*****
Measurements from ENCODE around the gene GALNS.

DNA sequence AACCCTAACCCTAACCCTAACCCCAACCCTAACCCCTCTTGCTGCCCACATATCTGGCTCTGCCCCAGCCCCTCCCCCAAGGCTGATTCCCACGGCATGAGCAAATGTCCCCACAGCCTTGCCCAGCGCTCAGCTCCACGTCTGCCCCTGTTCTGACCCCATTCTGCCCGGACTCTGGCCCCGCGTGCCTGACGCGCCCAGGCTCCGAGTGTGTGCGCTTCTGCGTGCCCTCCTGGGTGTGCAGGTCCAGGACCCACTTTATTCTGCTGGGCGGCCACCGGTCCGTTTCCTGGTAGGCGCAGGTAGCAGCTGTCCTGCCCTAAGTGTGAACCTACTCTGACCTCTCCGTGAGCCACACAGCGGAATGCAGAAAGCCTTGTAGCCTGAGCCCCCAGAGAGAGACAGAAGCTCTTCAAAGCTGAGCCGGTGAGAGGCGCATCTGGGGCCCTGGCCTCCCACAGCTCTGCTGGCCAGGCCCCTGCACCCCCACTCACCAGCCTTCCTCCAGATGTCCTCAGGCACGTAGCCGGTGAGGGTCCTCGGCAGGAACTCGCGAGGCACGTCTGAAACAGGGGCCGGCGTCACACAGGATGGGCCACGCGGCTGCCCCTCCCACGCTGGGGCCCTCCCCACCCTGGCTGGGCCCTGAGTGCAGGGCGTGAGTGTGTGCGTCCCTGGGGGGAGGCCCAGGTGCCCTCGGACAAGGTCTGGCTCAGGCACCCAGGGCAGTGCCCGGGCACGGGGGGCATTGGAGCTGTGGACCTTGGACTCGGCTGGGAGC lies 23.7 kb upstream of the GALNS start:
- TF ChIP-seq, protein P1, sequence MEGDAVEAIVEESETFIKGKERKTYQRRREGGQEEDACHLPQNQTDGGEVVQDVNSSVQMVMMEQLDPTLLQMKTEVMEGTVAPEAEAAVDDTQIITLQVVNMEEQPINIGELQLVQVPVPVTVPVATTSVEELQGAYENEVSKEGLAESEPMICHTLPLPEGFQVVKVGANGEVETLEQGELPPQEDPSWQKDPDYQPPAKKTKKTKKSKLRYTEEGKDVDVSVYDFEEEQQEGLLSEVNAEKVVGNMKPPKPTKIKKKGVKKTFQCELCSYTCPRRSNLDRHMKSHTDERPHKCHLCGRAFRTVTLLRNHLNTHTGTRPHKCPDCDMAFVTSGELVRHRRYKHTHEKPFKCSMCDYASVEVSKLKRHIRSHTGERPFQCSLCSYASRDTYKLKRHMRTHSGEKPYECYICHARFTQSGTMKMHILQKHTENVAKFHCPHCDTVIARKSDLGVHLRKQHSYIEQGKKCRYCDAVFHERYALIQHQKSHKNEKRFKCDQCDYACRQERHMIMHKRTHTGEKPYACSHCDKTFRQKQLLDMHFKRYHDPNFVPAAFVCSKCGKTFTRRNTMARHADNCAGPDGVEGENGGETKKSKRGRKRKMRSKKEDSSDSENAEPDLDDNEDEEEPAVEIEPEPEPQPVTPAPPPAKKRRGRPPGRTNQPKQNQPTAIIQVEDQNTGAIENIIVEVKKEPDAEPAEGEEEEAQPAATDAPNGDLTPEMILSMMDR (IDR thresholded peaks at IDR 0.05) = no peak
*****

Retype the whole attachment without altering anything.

Measurements from ENCODE around the gene GALNS.

DNA sequence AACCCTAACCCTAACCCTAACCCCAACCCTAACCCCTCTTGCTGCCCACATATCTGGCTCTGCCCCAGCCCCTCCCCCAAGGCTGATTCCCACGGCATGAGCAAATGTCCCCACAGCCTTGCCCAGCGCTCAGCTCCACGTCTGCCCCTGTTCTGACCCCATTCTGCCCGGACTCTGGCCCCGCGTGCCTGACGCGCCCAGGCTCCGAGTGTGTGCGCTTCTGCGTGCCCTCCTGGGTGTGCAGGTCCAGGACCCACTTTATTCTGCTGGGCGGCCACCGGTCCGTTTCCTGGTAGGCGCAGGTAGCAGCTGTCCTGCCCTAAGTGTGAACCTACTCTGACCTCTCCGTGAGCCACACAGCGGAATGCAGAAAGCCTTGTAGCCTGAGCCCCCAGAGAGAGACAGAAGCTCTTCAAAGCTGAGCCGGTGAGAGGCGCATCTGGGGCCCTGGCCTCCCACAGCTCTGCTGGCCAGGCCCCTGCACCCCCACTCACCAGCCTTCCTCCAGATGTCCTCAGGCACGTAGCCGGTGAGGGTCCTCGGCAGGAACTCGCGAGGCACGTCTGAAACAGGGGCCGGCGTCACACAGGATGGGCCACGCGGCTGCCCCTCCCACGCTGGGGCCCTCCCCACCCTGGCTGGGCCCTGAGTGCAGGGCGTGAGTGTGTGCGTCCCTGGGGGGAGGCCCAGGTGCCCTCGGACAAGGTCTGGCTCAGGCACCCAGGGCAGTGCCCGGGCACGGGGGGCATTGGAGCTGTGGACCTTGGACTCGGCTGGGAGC lies 23.7 kb upstream of the GALNS start:
- TF ChIP-seq, protein P1, sequence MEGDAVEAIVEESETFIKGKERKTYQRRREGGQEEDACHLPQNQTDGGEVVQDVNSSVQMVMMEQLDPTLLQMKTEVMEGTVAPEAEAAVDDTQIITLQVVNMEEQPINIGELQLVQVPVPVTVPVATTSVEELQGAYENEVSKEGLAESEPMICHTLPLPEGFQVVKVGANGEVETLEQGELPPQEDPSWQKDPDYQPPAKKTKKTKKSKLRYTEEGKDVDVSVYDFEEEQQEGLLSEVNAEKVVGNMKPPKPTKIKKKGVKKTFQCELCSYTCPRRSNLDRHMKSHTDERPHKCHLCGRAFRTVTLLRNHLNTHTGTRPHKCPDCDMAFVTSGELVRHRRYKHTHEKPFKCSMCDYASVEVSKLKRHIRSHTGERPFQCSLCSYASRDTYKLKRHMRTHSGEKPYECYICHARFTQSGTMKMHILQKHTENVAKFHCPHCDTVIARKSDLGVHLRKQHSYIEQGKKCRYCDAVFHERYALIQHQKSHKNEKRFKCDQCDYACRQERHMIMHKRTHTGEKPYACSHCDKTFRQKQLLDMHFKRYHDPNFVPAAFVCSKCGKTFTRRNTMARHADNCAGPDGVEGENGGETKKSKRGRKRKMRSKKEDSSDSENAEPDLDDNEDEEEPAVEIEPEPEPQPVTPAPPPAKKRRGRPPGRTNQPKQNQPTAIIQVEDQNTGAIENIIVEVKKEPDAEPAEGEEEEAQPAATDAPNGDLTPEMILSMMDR (IDR thresholded peaks at IDR 0.05) = no peak